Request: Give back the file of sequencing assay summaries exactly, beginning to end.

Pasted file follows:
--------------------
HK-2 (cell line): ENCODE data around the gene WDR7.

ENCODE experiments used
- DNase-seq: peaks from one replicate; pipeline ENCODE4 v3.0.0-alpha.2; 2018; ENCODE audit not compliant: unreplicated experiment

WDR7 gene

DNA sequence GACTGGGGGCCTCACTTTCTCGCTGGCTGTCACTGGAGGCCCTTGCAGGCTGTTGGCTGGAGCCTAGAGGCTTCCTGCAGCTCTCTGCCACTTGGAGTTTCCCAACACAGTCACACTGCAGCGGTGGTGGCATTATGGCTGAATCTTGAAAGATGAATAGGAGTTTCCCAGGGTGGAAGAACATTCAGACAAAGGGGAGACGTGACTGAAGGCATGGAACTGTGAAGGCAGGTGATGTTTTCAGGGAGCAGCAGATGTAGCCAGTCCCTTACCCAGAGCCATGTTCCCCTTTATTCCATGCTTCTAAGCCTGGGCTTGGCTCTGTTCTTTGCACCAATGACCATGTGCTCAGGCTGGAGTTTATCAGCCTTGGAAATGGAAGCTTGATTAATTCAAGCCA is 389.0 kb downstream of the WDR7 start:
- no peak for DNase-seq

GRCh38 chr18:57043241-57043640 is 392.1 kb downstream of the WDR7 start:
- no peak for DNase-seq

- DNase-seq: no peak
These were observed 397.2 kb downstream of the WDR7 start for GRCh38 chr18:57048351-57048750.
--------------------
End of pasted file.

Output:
HK-2 (cell line): ENCODE data around the gene WDR7.

ENCODE experiments used
- DNase-seq: peaks from one replicate; pipeline ENCODE4 v3.0.0-alpha.2; 2018; ENCODE audit not compliant: unreplicated experiment

WDR7 gene

DNA sequence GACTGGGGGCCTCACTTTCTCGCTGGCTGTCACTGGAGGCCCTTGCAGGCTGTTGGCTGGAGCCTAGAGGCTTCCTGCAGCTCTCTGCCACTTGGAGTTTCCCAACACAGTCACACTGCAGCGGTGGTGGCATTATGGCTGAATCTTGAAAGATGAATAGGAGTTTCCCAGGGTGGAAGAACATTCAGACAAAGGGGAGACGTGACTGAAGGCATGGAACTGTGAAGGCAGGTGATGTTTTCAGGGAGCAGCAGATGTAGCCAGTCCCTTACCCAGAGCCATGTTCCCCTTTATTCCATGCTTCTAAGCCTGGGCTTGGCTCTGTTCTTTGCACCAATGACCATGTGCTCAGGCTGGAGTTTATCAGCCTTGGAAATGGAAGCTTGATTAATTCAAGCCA is 389.0 kb downstream of the WDR7 start:
- no peak for DNase-seq

GRCh38 chr18:57043241-57043640 is 392.1 kb downstream of the WDR7 start:
- no peak for DNase-seq

- DNase-seq: no peak
These were observed 397.2 kb downstream of the WDR7 start for GRCh38 chr18:57048351-57048750.